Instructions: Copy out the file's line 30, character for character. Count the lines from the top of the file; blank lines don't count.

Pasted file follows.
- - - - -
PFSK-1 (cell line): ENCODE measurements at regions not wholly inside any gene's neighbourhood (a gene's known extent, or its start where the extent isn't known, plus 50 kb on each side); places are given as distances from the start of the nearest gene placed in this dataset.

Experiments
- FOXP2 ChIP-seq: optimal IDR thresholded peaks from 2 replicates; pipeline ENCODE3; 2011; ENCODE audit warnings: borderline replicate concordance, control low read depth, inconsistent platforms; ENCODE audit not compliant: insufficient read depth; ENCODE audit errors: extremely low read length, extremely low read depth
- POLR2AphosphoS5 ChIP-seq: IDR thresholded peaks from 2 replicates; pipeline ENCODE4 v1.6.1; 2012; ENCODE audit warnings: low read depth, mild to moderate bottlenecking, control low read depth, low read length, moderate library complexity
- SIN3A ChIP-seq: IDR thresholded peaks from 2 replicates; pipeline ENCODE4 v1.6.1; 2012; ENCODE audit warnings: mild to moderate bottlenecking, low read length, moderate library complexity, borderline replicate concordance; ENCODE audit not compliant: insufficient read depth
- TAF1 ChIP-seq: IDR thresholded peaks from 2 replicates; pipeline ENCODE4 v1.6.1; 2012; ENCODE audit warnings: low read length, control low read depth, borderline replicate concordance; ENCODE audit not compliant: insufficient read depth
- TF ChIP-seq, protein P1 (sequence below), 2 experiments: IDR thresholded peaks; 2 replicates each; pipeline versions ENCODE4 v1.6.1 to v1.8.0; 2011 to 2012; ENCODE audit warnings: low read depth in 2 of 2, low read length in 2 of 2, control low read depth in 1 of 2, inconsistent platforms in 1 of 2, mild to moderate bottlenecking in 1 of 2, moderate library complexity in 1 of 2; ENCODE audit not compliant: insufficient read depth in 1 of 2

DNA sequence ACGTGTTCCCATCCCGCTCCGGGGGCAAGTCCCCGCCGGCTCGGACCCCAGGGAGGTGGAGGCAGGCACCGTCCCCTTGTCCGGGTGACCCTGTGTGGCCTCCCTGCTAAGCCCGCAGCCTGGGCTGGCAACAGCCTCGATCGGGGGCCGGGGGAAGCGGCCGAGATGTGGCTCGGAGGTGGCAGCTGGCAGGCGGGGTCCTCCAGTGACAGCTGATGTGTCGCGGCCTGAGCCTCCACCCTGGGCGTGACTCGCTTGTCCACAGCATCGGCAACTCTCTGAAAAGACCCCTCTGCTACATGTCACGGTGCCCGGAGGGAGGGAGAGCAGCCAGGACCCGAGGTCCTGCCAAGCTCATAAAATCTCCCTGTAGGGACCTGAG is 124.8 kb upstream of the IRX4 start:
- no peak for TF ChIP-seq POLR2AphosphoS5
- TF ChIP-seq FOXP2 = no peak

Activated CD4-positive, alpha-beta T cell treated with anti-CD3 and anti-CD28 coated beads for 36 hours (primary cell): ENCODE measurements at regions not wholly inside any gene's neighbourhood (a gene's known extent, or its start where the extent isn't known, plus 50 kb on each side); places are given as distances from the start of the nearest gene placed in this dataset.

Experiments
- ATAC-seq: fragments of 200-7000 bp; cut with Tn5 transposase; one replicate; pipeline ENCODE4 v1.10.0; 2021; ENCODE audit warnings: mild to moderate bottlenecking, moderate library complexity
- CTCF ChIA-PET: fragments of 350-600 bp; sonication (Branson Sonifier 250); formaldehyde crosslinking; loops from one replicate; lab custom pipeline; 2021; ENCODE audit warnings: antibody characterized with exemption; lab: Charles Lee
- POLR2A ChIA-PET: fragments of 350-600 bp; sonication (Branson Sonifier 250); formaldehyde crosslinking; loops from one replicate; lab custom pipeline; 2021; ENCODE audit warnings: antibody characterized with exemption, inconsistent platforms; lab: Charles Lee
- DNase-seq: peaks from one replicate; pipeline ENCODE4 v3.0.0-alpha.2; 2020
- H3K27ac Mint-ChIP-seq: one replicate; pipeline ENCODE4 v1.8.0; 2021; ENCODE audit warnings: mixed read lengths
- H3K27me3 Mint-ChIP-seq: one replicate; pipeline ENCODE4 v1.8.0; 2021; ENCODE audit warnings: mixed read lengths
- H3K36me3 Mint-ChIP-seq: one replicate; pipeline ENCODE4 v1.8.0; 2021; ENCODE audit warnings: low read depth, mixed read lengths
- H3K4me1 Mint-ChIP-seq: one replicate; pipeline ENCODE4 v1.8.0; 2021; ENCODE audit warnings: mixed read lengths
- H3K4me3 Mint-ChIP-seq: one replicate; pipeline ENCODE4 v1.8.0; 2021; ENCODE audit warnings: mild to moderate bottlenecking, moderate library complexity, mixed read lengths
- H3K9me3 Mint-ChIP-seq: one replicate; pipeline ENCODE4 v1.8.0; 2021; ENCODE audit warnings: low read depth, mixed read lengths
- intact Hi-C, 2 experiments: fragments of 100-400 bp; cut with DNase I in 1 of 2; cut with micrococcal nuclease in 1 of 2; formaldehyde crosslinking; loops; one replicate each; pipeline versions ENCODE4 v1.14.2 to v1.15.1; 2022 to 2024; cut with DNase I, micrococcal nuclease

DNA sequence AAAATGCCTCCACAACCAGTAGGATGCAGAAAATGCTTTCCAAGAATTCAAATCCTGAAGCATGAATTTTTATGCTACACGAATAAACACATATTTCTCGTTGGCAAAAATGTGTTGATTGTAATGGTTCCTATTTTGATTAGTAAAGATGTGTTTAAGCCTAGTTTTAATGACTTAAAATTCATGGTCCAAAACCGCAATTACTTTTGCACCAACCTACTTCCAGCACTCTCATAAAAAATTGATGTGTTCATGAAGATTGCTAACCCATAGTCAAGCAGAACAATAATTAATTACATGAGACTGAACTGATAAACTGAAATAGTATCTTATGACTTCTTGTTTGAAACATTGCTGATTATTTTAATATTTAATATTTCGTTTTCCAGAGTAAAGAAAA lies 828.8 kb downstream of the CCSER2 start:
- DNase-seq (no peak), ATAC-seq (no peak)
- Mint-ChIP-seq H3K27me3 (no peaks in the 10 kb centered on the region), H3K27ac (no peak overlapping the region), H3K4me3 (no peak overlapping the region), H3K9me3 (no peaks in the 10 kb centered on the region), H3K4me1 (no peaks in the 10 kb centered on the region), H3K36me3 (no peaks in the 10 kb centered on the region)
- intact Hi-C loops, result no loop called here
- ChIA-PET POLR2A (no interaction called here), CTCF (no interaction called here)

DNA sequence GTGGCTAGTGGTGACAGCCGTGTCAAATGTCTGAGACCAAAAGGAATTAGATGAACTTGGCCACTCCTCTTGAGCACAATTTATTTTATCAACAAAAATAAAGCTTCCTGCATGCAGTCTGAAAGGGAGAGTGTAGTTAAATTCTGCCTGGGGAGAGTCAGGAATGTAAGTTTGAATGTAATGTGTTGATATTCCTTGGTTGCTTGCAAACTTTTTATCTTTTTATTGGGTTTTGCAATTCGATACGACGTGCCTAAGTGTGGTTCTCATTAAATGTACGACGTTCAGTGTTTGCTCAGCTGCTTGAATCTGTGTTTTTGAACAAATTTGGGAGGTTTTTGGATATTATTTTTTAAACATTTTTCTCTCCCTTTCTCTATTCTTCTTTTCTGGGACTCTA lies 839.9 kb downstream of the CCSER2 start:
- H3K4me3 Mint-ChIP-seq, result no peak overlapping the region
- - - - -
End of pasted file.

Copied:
- H3K4me3 Mint-ChIP-seq, result no peak overlapping the region